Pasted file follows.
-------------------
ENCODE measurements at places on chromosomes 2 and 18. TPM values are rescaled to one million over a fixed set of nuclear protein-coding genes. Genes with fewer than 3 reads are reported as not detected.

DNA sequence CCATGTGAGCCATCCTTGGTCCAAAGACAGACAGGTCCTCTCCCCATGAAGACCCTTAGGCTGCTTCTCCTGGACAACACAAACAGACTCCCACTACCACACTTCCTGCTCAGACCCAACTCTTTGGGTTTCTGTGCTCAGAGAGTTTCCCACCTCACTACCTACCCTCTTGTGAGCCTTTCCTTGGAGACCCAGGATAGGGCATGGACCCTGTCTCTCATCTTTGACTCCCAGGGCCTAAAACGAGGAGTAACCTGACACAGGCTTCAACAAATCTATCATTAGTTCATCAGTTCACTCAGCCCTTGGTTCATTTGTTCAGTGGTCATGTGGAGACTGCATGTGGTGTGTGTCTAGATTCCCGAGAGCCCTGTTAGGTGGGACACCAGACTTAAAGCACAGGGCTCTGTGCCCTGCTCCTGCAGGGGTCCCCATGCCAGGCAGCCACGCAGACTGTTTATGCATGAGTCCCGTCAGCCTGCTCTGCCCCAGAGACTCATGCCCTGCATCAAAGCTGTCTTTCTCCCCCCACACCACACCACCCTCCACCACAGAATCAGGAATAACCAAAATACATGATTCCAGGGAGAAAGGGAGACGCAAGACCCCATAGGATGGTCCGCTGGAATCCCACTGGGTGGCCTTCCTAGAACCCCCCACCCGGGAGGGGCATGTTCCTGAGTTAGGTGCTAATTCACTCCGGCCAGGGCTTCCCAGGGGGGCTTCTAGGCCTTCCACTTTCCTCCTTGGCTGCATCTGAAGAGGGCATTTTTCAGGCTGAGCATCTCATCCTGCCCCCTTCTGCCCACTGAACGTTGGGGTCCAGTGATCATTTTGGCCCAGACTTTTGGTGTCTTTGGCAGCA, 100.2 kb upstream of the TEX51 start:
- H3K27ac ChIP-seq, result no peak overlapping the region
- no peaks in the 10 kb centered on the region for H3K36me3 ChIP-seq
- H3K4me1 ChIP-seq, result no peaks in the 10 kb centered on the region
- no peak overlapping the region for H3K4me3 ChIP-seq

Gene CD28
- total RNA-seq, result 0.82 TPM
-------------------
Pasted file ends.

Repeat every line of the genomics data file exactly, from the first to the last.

ENCODE measurements at places on chromosomes 2 and 18. TPM values are rescaled to one million over a fixed set of nuclear protein-coding genes. Genes with fewer than 3 reads are reported as not detected.

DNA sequence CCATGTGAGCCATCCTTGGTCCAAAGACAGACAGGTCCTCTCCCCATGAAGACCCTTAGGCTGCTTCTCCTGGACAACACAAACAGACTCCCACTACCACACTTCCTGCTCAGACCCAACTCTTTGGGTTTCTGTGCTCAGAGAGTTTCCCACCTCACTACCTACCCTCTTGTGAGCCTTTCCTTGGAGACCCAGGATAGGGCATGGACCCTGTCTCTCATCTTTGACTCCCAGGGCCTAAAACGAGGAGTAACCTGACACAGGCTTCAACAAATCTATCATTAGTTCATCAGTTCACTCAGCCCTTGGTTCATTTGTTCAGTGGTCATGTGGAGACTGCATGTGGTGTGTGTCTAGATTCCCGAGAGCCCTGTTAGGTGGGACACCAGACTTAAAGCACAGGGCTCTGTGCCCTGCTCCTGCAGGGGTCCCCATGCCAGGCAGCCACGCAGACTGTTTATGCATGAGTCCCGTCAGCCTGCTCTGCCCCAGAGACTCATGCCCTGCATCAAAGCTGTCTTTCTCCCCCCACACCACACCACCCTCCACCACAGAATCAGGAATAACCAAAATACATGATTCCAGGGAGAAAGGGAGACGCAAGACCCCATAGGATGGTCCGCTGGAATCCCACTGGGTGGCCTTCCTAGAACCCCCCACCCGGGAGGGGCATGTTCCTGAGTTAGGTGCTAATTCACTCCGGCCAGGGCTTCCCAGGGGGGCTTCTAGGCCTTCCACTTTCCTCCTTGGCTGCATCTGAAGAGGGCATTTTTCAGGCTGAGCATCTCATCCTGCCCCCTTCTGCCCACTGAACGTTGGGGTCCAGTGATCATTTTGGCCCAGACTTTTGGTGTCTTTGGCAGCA, 100.2 kb upstream of the TEX51 start:
- H3K27ac ChIP-seq, result no peak overlapping the region
- no peaks in the 10 kb centered on the region for H3K36me3 ChIP-seq
- H3K4me1 ChIP-seq, result no peaks in the 10 kb centered on the region
- no peak overlapping the region for H3K4me3 ChIP-seq

Gene CD28
- total RNA-seq, result 0.82 TPM